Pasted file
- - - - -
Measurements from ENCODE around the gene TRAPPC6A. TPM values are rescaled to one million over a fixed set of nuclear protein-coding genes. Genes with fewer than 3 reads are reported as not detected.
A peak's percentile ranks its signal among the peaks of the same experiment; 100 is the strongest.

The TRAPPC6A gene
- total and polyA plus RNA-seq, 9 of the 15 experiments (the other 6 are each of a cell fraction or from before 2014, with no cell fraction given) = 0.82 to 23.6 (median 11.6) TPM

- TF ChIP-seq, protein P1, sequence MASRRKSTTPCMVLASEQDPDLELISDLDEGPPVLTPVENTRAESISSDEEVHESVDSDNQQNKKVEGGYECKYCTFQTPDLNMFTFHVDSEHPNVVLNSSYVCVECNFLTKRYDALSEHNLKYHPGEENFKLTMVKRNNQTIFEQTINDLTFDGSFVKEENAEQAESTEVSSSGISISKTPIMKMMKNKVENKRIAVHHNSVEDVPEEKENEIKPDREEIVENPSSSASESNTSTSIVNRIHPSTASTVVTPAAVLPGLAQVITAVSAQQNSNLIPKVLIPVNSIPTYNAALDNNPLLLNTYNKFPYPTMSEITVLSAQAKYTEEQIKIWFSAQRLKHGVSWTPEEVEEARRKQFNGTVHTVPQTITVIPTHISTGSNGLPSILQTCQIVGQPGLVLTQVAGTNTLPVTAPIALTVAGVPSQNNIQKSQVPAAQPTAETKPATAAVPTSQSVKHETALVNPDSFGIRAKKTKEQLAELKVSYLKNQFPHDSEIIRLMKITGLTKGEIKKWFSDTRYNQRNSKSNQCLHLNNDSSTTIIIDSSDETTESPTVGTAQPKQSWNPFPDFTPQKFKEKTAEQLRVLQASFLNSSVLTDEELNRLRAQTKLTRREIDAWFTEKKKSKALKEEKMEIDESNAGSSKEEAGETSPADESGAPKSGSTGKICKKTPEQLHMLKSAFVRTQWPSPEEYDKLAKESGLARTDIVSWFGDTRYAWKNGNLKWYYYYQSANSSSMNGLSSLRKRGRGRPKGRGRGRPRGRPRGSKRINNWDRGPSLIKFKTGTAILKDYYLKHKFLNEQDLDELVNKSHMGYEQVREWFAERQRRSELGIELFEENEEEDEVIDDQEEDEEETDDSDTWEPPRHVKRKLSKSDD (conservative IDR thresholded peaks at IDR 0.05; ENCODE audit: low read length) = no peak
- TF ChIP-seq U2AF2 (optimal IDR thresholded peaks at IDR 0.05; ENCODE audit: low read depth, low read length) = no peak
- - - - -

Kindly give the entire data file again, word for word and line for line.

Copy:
Measurements from ENCODE around the gene TRAPPC6A. TPM values are rescaled to one million over a fixed set of nuclear protein-coding genes. Genes with fewer than 3 reads are reported as not detected.
A peak's percentile ranks its signal among the peaks of the same experiment; 100 is the strongest.

The TRAPPC6A gene
- total and polyA plus RNA-seq, 9 of the 15 experiments (the other 6 are each of a cell fraction or from before 2014, with no cell fraction given) = 0.82 to 23.6 (median 11.6) TPM

- TF ChIP-seq, protein P1, sequence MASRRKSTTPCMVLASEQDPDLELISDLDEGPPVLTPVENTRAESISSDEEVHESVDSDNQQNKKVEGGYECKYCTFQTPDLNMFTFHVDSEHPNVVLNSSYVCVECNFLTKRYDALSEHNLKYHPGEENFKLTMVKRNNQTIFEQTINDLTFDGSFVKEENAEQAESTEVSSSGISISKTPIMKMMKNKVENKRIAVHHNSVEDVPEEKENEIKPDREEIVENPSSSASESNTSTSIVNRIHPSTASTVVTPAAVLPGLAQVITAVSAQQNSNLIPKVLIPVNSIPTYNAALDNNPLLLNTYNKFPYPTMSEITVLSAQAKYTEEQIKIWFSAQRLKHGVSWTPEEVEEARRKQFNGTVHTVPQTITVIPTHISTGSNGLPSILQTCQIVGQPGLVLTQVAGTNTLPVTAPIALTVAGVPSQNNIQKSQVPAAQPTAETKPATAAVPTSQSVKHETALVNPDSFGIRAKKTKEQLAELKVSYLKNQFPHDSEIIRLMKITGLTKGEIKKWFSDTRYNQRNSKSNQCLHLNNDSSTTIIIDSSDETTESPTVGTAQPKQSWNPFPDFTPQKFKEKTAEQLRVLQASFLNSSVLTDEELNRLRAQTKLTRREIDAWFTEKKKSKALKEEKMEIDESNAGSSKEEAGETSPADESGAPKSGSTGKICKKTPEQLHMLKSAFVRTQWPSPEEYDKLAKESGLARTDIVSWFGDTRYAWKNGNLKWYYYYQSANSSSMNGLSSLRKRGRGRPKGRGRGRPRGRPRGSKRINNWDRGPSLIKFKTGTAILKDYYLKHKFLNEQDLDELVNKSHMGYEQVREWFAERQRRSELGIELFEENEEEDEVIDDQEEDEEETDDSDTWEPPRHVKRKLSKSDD (conservative IDR thresholded peaks at IDR 0.05; ENCODE audit: low read length) = no peak
- TF ChIP-seq U2AF2 (optimal IDR thresholded peaks at IDR 0.05; ENCODE audit: low read depth, low read length) = no peak